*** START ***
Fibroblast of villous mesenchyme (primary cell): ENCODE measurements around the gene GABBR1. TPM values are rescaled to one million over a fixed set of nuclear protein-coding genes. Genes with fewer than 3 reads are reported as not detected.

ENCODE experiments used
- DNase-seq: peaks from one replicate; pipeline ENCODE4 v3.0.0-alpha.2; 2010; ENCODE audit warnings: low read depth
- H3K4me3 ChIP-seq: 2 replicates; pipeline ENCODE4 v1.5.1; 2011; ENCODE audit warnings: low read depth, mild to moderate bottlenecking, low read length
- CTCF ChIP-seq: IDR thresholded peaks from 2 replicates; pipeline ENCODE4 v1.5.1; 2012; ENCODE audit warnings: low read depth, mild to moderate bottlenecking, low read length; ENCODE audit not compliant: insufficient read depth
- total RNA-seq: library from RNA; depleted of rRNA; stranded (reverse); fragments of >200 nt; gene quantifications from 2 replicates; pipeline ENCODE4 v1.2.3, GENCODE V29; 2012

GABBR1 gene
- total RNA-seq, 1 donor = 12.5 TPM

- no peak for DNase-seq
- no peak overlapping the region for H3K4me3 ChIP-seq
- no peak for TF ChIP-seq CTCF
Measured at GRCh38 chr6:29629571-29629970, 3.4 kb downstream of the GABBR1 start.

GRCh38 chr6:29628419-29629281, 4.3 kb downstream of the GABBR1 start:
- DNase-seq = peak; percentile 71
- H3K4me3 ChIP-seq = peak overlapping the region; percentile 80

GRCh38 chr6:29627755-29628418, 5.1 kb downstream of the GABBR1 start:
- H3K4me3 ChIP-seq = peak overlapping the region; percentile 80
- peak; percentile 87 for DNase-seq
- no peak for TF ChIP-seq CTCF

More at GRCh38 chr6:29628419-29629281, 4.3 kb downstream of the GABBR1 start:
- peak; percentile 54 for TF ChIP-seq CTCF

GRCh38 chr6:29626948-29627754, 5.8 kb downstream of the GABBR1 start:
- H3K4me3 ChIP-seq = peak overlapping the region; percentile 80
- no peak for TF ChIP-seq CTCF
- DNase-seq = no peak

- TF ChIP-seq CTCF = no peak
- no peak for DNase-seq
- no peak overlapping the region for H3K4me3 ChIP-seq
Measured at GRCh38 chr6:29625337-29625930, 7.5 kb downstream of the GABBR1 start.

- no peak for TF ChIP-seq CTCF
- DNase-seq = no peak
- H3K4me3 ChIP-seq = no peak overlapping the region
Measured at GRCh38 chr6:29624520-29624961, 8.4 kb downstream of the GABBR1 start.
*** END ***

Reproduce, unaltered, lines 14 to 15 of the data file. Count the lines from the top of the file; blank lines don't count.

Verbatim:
- DNase-seq = peak; percentile 71
- H3K4me3 ChIP-seq = peak overlapping the region; percentile 80